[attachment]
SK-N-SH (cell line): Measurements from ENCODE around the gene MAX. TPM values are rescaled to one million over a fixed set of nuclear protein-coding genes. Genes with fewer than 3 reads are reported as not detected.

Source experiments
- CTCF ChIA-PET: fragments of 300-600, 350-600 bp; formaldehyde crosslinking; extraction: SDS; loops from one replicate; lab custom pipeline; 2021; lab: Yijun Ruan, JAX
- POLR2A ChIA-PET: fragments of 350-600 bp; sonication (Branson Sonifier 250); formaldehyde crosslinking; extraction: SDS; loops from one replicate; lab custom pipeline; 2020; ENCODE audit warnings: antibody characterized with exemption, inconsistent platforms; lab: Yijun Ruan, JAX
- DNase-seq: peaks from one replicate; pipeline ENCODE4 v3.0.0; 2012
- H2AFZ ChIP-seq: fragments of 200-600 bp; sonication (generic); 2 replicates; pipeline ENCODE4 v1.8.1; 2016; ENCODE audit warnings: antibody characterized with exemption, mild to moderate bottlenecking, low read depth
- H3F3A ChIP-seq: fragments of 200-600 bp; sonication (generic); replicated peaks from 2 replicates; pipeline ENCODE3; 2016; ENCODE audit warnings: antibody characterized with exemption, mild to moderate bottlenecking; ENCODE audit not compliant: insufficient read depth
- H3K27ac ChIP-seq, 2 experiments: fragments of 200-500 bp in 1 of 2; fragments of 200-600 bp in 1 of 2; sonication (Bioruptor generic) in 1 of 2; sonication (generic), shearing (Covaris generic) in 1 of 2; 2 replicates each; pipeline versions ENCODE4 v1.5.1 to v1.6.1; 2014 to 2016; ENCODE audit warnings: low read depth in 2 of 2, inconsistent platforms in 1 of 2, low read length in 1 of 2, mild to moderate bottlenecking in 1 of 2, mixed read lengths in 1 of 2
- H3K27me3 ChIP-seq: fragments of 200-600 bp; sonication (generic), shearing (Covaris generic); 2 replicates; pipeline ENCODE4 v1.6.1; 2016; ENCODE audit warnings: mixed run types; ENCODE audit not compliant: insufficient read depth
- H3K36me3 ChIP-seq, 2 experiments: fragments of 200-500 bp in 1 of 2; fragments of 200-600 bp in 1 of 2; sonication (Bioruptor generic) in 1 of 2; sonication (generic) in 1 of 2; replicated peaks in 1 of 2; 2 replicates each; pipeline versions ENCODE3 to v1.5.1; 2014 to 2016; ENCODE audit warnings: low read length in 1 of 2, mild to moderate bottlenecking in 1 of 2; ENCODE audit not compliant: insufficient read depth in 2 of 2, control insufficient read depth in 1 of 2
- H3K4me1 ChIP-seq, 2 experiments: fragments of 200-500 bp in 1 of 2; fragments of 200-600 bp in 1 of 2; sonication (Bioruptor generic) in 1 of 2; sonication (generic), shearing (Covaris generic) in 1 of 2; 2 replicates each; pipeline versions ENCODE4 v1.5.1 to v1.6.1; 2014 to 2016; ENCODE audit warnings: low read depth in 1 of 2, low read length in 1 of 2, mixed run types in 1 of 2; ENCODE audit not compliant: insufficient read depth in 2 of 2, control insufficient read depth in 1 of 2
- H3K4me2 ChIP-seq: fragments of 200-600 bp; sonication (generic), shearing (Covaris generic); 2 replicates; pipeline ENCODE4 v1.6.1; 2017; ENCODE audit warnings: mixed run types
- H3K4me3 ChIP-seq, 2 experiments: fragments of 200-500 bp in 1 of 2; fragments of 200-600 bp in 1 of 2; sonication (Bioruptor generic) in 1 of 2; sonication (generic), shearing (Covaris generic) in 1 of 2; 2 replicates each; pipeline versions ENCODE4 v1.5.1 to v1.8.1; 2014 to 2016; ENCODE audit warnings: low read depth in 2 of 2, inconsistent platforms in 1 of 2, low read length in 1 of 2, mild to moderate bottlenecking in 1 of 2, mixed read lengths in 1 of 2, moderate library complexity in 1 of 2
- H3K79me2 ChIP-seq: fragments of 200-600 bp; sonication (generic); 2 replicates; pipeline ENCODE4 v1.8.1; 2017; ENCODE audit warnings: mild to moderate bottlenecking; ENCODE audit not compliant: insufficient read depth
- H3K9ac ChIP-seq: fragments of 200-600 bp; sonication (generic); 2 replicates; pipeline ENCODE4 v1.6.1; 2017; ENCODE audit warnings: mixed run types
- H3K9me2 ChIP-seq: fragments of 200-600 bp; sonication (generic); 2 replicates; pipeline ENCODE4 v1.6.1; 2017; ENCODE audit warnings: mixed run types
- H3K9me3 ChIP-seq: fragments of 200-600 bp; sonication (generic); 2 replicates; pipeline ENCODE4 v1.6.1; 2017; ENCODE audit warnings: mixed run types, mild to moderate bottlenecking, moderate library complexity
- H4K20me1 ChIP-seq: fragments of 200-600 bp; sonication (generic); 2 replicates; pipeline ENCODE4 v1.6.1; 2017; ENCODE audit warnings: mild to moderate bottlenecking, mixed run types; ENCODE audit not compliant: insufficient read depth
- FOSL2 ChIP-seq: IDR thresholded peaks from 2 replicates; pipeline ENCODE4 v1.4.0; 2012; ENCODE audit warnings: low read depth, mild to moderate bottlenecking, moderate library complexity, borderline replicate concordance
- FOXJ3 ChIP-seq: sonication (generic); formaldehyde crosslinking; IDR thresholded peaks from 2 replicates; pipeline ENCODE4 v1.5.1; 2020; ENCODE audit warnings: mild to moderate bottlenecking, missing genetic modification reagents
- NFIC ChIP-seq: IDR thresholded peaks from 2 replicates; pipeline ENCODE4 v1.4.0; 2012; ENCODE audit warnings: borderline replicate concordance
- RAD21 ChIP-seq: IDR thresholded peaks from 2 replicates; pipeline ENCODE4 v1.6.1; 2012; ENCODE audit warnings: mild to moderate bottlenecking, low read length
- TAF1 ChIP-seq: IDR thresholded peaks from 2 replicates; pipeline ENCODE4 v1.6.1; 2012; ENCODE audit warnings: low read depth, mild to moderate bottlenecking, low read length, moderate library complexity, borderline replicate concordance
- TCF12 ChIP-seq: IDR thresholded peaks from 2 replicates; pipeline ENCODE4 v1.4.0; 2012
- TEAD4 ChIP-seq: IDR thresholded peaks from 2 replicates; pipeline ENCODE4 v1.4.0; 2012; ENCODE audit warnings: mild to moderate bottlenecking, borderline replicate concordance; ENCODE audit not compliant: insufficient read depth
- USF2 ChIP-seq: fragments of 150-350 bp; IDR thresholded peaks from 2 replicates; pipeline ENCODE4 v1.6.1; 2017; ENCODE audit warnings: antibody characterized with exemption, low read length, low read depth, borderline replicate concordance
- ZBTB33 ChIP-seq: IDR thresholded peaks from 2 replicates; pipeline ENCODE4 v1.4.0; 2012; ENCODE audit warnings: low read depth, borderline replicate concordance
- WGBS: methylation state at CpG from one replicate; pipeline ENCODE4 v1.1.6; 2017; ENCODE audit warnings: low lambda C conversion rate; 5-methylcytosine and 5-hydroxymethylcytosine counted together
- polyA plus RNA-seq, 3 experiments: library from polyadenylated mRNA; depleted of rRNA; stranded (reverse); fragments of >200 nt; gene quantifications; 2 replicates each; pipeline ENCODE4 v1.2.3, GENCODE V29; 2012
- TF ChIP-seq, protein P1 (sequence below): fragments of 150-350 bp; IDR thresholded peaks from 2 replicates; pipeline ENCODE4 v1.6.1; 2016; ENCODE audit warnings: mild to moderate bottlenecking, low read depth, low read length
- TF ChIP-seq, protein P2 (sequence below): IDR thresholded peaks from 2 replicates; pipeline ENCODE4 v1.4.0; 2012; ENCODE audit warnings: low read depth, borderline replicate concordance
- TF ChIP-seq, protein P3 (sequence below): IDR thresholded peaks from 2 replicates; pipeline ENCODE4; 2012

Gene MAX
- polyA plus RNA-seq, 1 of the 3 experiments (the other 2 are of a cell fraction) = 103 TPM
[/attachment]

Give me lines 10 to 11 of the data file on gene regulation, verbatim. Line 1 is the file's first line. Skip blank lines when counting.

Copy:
- H3K36me3 ChIP-seq, 2 experiments: fragments of 200-500 bp in 1 of 2; fragments of 200-600 bp in 1 of 2; sonication (Bioruptor generic) in 1 of 2; sonication (generic) in 1 of 2; replicated peaks in 1 of 2; 2 replicates each; pipeline versions ENCODE3 to v1.5.1; 2014 to 2016; ENCODE audit warnings: low read length in 1 of 2, mild to moderate bottlenecking in 1 of 2; ENCODE audit not compliant: insufficient read depth in 2 of 2, control insufficient read depth in 1 of 2
- H3K4me1 ChIP-seq, 2 experiments: fragments of 200-500 bp in 1 of 2; fragments of 200-600 bp in 1 of 2; sonication (Bioruptor generic) in 1 of 2; sonication (generic), shearing (Covaris generic) in 1 of 2; 2 replicates each; pipeline versions ENCODE4 v1.5.1 to v1.6.1; 2014 to 2016; ENCODE audit warnings: low read depth in 1 of 2, low read length in 1 of 2, mixed run types in 1 of 2; ENCODE audit not compliant: insufficient read depth in 2 of 2, control insufficient read depth in 1 of 2